Simplicity and clarity of investment strategies are key parts of my investment philosophy and more and more data is starting to back up a low cost, broadly diversified investment plan. For instance, the New York Times just ran a story about Houghton College, a small college in western New York, and how their endowment outperformed Harvard, and the rest of the ivy league for that matter, during their last fiscal year. Houghton ditched their allocations to hedge funds, and instead invested in a broadly diversified set of low cost index and mutual funds. Their allocation was 76% equities (38% US, 38% International) and 24% bonds; A fairly aggressive positioning seeing as they had no hedging. During the fiscal year ending June 30, 2016 they were able to put together a return of 11.85%, as apposed to a negative ~2% at Harvard.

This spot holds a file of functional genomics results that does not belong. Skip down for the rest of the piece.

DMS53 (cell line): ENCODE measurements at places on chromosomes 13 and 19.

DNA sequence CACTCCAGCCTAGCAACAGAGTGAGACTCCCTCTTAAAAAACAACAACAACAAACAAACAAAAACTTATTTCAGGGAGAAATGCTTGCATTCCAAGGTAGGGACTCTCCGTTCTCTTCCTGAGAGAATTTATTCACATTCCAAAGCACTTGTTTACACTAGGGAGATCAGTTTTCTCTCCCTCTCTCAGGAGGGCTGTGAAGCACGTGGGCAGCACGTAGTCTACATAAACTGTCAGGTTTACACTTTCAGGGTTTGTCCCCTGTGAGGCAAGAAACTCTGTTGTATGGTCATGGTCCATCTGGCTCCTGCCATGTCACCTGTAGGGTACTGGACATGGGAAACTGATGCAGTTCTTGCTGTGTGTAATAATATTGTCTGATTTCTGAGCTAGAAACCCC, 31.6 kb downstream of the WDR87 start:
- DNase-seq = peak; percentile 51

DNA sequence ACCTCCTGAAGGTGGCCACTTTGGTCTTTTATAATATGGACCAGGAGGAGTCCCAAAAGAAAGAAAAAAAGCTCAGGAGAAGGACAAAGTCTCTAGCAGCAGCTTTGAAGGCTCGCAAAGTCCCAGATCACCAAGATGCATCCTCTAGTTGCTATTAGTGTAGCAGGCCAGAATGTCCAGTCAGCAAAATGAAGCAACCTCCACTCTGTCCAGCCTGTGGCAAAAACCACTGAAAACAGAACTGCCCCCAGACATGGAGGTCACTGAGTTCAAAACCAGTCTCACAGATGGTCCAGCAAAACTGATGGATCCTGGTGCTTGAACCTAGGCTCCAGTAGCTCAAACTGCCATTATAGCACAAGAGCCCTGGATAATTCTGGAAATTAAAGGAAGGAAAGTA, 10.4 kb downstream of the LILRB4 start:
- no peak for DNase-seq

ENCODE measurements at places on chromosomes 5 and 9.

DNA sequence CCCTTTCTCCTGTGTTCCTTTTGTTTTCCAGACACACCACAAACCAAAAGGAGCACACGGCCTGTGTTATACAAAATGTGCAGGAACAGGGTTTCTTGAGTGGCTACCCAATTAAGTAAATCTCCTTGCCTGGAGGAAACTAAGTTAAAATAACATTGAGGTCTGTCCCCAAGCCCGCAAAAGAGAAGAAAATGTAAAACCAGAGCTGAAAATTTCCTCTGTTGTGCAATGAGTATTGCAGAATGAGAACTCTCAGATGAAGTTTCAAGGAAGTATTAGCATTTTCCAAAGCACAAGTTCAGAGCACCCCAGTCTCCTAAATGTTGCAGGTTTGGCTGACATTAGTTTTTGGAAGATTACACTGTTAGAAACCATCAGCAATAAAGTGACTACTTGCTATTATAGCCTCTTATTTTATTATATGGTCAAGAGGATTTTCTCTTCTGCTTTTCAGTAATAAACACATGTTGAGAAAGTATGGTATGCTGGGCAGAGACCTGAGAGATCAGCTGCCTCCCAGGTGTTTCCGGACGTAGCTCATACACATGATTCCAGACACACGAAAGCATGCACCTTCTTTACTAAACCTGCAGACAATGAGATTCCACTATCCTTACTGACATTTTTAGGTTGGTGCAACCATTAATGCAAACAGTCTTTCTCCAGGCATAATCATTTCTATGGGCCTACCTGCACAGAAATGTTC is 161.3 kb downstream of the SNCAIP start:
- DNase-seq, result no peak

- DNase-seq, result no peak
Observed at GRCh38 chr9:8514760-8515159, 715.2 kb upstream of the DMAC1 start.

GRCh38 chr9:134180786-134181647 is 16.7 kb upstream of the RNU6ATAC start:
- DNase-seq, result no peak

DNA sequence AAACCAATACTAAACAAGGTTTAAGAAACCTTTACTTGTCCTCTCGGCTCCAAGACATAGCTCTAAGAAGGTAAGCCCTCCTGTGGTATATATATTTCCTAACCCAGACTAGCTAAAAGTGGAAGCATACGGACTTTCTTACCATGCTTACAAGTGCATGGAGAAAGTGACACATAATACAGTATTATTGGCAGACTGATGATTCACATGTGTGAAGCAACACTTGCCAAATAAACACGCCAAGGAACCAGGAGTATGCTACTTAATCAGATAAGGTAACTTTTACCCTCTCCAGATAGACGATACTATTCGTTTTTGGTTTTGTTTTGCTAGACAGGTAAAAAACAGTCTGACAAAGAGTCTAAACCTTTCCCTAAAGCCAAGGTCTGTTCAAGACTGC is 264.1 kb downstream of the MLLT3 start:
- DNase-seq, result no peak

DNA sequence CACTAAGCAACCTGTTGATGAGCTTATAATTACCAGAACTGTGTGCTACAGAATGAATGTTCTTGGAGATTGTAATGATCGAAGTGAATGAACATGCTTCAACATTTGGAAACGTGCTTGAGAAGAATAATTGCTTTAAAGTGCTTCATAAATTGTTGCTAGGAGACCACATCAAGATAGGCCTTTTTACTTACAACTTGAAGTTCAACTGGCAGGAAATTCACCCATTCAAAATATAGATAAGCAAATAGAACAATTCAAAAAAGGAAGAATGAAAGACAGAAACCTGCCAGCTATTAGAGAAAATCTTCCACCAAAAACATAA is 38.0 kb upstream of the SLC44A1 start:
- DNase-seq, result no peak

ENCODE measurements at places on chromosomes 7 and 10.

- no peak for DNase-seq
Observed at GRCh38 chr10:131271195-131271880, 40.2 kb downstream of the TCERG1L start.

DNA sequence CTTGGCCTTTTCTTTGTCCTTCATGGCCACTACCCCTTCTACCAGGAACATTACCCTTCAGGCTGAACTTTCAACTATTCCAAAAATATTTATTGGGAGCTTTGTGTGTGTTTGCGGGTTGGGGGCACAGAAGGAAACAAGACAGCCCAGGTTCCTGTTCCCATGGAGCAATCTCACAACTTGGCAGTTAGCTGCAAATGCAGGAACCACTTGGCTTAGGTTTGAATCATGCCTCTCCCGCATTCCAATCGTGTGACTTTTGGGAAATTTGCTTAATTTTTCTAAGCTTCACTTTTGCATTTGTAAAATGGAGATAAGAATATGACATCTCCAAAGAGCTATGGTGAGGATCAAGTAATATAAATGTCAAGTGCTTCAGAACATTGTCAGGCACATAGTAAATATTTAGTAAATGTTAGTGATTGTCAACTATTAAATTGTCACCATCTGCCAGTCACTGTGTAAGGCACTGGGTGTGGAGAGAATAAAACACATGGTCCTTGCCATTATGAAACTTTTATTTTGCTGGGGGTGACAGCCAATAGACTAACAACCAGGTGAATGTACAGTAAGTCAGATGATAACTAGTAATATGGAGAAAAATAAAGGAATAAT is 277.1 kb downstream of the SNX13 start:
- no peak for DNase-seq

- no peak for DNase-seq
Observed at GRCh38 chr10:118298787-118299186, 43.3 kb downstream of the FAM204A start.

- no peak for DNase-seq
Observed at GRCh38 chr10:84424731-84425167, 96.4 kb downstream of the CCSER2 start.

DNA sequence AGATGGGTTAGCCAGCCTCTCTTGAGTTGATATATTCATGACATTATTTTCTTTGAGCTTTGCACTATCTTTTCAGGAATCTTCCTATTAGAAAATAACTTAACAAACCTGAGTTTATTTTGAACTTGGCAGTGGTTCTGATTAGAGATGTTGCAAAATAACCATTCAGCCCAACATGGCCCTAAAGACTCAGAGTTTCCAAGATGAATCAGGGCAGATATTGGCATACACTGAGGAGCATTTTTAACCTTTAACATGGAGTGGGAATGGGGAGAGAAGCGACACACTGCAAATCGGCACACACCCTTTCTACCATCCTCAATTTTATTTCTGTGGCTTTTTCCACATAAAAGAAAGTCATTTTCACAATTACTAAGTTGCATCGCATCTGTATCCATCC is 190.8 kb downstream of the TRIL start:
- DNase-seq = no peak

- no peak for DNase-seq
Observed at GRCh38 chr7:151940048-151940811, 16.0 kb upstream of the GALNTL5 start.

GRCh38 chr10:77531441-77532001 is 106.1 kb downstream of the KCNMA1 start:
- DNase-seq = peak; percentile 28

Similarly, Ben Carlson has compared complex college endowments to a simple three fund portfolio and found out-performance by the simple, cheap portfolio allocation. There are many reasons why institutional investors and high net worth investors often over-complicate their investment plans, and none seems more likely than the fact that simple advice isn’t sexy.
This belief that complexity correlates to quality is misguided at best and harmful to returns at worst. As it says on the front of the Greyfox website “Excess complexity is often a way to give the appearance of sophistication and frequently increases fees without increasing returns”.
There will certainly be times where complex strategies produce superior returns but I believe, and the data supports, that simple strategies will tend to outperform over the long term.